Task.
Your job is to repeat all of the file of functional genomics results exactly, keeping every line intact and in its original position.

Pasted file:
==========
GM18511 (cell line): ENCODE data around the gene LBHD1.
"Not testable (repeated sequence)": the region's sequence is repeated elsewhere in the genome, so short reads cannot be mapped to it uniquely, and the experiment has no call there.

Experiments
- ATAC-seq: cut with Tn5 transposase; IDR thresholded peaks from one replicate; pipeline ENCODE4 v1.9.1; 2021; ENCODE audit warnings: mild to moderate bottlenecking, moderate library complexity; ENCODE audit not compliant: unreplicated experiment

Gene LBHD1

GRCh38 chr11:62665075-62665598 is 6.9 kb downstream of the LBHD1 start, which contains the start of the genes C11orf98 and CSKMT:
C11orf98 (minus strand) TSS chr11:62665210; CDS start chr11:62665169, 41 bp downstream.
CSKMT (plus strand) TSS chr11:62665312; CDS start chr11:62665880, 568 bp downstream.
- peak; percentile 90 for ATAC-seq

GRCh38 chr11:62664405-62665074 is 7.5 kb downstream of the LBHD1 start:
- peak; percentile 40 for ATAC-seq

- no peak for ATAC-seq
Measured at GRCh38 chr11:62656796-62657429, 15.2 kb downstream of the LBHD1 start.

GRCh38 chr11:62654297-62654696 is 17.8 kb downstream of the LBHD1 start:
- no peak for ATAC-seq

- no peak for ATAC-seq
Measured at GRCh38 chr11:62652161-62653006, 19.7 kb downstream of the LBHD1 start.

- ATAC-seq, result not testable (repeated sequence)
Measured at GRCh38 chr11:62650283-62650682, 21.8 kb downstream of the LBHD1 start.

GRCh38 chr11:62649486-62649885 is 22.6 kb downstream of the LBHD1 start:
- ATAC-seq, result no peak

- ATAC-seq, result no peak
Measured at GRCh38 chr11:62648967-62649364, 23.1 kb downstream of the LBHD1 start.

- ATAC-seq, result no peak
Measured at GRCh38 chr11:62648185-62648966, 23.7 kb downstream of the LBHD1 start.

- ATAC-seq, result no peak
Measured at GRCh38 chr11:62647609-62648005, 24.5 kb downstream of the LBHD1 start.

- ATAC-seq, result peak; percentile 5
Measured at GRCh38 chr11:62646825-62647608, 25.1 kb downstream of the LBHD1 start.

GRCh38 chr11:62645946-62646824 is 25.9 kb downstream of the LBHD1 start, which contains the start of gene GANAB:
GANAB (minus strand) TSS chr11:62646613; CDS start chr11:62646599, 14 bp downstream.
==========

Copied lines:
GM18511 (cell line): ENCODE data around the gene LBHD1.
"Not testable (repeated sequence)": the region's sequence is repeated elsewhere in the genome, so short reads cannot be mapped to it uniquely, and the experiment has no call there.

Experiments
- ATAC-seq: cut with Tn5 transposase; IDR thresholded peaks from one replicate; pipeline ENCODE4 v1.9.1; 2021; ENCODE audit warnings: mild to moderate bottlenecking, moderate library complexity; ENCODE audit not compliant: unreplicated experiment

Gene LBHD1

GRCh38 chr11:62665075-62665598 is 6.9 kb downstream of the LBHD1 start, which contains the start of the genes C11orf98 and CSKMT:
C11orf98 (minus strand) TSS chr11:62665210; CDS start chr11:62665169, 41 bp downstream.
CSKMT (plus strand) TSS chr11:62665312; CDS start chr11:62665880, 568 bp downstream.
- peak; percentile 90 for ATAC-seq

GRCh38 chr11:62664405-62665074 is 7.5 kb downstream of the LBHD1 start:
- peak; percentile 40 for ATAC-seq

- no peak for ATAC-seq
Measured at GRCh38 chr11:62656796-62657429, 15.2 kb downstream of the LBHD1 start.

GRCh38 chr11:62654297-62654696 is 17.8 kb downstream of the LBHD1 start:
- no peak for ATAC-seq

- no peak for ATAC-seq
Measured at GRCh38 chr11:62652161-62653006, 19.7 kb downstream of the LBHD1 start.

- ATAC-seq, result not testable (repeated sequence)
Measured at GRCh38 chr11:62650283-62650682, 21.8 kb downstream of the LBHD1 start.

GRCh38 chr11:62649486-62649885 is 22.6 kb downstream of the LBHD1 start:
- ATAC-seq, result no peak

- ATAC-seq, result no peak
Measured at GRCh38 chr11:62648967-62649364, 23.1 kb downstream of the LBHD1 start.

- ATAC-seq, result no peak
Measured at GRCh38 chr11:62648185-62648966, 23.7 kb downstream of the LBHD1 start.

- ATAC-seq, result no peak
Measured at GRCh38 chr11:62647609-62648005, 24.5 kb downstream of the LBHD1 start.

- ATAC-seq, result peak; percentile 5
Measured at GRCh38 chr11:62646825-62647608, 25.1 kb downstream of the LBHD1 start.

GRCh38 chr11:62645946-62646824 is 25.9 kb downstream of the LBHD1 start, which contains the start of gene GANAB:
GANAB (minus strand) TSS chr11:62646613; CDS start chr11:62646599, 14 bp downstream.